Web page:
“In recognition of his influential and distinctively American contribution to philosophy and, more widely, to humanistic studies. His work redefined knowledge ‘as a matter of conversation and of social practice, rather than as an attempt to mirror nature’ and thus redefined philosophy itself as an unending, democratically disciplined, social and cultural activity of inquiry, reflection, and exchange, rather than an activity governed and validated by the concept of objective, extramental truth.” —Richard Rorty, 1931-2007 (Telos Press)
I had signed up for his course on American Pragmatism, for what would have been my fourth semester in the MA program at the University of Virginia. But I finished my degree after my third semester and withdrew from all my U.Va. classes in order to work full-time.
As a tender young MA student, I found Rorty’s philosophy a bit hollow, and his relativism too far along the slippery slope of postmodernism. He was the respondent when Fredric Crews gave a lecture on Christian Humanism. I learned quite a bit about the profession by watching these two learned gentlemen disagree with each other intellectually, yet remain personable and even jovial throughout the evening. I signed up for his course because I thought he would either help me to take the plunge and overcome my fears of postmodernism, or help me more clearly articulate where I disagreed with it.
Now that I have taught courses in aesthetics and critical theory, I wish I had taken that class. Advanced scholars have had far more opportunity to understand and account for their own personal biases than tender young MA students. I have learned that researching critical theory isn’t terribly useful when I was only grazing through the literature looking for quotes to support the argument I had already formed even before I started writing the paper.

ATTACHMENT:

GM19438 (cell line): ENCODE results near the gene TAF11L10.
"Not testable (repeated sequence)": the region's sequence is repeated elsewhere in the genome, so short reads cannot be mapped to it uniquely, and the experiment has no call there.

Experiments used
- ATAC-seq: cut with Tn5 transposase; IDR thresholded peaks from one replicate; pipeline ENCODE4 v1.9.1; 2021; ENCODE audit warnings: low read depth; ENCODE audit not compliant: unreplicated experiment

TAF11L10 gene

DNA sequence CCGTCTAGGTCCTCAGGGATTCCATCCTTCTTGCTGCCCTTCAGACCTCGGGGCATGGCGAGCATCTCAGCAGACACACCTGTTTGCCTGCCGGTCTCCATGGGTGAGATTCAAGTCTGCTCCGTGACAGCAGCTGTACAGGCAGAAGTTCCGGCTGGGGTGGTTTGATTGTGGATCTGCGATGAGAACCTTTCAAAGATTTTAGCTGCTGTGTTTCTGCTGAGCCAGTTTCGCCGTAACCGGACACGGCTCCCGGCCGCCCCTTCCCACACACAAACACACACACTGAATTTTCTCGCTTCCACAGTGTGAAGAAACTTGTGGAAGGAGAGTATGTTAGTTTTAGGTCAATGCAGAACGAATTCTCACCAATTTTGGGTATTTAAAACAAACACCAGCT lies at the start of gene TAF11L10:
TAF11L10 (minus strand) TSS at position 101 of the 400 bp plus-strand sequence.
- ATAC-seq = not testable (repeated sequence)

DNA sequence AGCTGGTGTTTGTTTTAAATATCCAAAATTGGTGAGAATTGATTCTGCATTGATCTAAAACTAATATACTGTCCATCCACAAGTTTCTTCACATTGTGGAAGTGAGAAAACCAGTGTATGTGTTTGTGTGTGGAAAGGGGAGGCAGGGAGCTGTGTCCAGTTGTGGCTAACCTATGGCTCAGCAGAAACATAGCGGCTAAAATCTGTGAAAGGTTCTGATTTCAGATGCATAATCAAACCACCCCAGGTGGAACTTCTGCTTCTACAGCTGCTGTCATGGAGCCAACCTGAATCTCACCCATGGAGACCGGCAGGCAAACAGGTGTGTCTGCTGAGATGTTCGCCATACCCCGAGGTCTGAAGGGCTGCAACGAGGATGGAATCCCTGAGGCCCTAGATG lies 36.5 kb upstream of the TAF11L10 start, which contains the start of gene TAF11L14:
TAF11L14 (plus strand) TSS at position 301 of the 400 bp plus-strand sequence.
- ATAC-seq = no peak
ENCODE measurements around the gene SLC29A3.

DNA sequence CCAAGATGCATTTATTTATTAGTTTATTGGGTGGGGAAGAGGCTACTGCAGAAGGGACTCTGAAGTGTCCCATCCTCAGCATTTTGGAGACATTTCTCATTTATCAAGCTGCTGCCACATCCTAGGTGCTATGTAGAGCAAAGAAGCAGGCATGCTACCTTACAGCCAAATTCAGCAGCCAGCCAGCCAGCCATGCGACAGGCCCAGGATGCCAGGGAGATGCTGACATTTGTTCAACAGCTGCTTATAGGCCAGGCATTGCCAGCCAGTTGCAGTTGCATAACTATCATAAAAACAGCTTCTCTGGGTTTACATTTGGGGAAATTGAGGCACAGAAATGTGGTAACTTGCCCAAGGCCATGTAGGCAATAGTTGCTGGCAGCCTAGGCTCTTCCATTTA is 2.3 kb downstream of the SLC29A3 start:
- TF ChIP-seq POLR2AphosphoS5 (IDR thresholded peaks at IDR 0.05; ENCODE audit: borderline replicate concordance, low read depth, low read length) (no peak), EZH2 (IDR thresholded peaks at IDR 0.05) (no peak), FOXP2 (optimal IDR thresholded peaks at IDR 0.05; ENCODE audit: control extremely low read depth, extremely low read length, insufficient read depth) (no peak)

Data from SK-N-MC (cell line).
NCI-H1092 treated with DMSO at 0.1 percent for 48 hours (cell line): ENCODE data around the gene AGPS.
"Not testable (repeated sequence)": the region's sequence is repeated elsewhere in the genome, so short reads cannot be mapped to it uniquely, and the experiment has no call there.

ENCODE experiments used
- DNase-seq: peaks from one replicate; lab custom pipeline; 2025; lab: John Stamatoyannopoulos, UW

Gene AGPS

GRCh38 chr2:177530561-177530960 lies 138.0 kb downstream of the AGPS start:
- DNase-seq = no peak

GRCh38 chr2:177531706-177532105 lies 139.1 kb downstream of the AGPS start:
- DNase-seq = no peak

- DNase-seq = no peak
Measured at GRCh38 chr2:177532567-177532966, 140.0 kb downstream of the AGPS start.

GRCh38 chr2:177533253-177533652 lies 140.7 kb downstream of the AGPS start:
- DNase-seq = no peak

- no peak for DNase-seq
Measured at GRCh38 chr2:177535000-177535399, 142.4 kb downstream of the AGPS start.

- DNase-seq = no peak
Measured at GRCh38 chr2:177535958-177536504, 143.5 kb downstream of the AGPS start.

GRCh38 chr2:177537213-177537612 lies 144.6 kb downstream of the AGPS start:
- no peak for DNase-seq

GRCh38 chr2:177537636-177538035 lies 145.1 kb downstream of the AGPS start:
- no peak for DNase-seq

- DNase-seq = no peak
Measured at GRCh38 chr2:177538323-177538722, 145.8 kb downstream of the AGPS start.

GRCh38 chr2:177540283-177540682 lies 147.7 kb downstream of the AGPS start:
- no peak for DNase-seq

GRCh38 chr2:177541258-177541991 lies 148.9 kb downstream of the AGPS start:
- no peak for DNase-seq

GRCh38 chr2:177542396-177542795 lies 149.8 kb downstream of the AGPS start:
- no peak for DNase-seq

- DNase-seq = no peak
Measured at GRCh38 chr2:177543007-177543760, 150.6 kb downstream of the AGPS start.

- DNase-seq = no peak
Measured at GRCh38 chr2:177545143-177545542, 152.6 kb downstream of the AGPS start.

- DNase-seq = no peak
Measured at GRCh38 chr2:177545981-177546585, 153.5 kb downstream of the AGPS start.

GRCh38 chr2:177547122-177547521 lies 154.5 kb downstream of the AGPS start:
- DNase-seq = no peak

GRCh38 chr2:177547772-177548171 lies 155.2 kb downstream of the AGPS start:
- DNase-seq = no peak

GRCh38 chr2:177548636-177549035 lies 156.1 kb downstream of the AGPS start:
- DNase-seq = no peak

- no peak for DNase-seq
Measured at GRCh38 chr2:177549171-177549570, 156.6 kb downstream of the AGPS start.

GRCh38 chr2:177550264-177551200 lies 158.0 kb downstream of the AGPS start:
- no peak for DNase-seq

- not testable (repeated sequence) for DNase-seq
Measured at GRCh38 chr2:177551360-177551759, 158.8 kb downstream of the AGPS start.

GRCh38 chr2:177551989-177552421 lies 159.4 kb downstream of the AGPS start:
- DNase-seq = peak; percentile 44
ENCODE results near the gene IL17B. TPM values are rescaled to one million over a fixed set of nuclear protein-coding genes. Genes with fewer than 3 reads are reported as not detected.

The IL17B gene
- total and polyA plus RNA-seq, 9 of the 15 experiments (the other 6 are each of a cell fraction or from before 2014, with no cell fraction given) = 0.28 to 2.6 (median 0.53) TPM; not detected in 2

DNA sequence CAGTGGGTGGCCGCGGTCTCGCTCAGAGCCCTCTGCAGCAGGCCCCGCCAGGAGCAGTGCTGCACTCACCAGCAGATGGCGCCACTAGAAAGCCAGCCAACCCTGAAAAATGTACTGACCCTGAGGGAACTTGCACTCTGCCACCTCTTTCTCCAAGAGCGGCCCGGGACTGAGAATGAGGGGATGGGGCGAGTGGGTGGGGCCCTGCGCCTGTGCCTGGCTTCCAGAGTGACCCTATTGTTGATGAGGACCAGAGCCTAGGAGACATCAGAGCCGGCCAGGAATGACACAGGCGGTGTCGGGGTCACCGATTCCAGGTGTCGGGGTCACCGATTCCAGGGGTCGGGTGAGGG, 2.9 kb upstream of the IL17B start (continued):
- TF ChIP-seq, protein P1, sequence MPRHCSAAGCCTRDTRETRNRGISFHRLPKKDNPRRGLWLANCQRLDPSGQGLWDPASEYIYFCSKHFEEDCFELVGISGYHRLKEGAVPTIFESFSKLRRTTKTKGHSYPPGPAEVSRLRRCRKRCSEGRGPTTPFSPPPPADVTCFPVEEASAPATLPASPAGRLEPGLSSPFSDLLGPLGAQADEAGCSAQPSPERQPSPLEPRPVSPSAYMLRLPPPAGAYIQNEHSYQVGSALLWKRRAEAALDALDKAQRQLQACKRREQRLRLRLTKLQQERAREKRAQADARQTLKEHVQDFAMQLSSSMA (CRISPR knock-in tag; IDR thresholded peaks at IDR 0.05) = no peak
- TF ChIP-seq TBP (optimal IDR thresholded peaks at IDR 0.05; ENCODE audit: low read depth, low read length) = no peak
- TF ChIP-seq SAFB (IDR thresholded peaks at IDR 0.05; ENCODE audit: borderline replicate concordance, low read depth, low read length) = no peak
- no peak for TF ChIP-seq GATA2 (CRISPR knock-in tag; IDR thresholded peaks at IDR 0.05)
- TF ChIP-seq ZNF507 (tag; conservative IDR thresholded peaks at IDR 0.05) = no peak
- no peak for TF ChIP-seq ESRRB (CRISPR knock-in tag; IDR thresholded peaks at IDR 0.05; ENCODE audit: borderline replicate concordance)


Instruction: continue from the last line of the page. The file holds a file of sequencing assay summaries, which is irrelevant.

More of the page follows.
That is, of course, why I didn’t like pragmatism — it argued that there is no universal truth, there are only useful conventions that society clings to as long as the conventions fulfill a need. That’s the kind of statement that shakes one’s bedrock beliefs, but in later years I’ve realized it also clears the way for a fascinating examination of the humanist approach to morality, which is very important when you are asking students from diverse cultural backgrounds to assess issues of morality and universality in a text — and, by extension, in the real world.
Last year I was a Sunday-school teacher for fourth graders, and I found myself prefacing every doctrinal statement with “The Catholic Church teaches…” and trying to encourage discussions, rather than simply giving them a list of received truths to memorize. I covered the material, of course, and from an orthodox perspective, often asking them to talk with their parents when they brought up touchy subjects like the fate of babies who die before baptism and how seriously they should take artistic representations of heaven and hell. I’ve never told my own children that they will go to hell if they are disobedient, for example; I have told my five-year-old that until she reaches the age of reason, it’s Mommy and Daddy’s job to help her listen to her conscience, and that includes punishing her when she gives into temptation. My nine-year-old knows that we have greater expectations for his ability to reason, so that if he and Carolyn make the same mistake in judgment, the consequences for him are more severe.
I might get faster responses from my children if they feared that demons would drag them away if they were disobedient, but that kind of obedience doesn’t build character or develop moral intelligence.
On the last day of Sunday School, I was hoping to encourage their desire to learn more about the world, so after I said goodbye, I told them “Never stop asking questions!” Most of them kind of stared at me blankly. When one kid asked, “Why?” they all froze in their seats waiting for me to explain myself. I didn’t.
While my wife and I are raising our children in the traditions of our Catholic faith, we are working hard to avoid the “Because I say so” and “Don’t ask questions” approach to authority. My son has internalized the Socratic method so much that when he wants to get mouthy and talk back, he does so with rhetorical questions, thus drawing me into a conversation that (he hopes) will buy him time to figure out a way to avoid doing whatever he doesn’t want to do. It’s not exactly disobedience, but he is testing limits, making me supply good reasons for why he should obey.
Pragmatic? In the short term, it can be stressful and annoying. But I hope that always maintaining a close association between reason, authority, and morality will benefit my children in the long run.